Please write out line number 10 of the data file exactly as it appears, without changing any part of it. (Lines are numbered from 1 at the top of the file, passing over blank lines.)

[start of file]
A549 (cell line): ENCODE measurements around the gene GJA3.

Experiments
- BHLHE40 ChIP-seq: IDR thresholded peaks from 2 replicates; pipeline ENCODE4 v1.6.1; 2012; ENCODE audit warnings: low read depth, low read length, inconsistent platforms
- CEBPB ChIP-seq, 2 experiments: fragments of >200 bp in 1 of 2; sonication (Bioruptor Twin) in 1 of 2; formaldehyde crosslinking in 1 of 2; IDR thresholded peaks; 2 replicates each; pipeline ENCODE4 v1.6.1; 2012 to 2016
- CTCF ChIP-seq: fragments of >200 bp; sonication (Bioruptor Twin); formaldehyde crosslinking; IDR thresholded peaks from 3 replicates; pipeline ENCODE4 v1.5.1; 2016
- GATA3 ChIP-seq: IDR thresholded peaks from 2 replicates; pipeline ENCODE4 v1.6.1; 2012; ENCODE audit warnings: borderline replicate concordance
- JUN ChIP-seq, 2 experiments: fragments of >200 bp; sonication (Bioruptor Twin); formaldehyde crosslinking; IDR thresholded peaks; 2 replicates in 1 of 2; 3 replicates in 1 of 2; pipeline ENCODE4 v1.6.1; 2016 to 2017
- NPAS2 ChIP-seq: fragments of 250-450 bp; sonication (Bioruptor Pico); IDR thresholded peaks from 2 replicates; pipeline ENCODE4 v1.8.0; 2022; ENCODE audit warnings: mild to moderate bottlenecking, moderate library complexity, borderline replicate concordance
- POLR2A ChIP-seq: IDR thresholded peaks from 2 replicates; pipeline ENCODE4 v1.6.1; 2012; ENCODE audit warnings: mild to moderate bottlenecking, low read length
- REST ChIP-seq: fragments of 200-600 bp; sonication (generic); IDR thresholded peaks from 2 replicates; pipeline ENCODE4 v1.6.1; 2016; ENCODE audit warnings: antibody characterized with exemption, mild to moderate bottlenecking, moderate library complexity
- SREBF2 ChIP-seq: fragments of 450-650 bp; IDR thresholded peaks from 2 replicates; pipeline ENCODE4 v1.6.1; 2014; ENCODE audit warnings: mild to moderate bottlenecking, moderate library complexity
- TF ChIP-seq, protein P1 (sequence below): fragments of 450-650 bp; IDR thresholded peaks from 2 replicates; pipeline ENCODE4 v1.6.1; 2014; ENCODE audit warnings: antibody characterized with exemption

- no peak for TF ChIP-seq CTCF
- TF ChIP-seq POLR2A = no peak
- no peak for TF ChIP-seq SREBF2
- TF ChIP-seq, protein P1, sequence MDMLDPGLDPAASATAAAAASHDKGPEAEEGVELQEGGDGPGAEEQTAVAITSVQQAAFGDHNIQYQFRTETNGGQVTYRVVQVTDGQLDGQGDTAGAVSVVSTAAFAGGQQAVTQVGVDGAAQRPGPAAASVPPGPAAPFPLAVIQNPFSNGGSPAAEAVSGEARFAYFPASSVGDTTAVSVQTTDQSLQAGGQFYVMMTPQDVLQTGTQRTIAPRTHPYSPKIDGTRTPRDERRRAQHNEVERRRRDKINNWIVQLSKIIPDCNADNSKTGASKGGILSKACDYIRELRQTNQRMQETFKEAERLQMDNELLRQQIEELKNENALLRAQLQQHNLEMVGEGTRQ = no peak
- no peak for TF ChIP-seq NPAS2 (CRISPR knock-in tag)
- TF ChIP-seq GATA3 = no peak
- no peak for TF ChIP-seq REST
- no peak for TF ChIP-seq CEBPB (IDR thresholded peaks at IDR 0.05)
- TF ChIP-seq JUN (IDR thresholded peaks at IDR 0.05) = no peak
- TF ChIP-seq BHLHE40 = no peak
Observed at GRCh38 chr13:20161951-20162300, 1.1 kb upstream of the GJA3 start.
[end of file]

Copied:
- REST ChIP-seq: fragments of 200-600 bp; sonication (generic); IDR thresholded peaks from 2 replicates; pipeline ENCODE4 v1.6.1; 2016; ENCODE audit warnings: antibody characterized with exemption, mild to moderate bottlenecking, moderate library complexity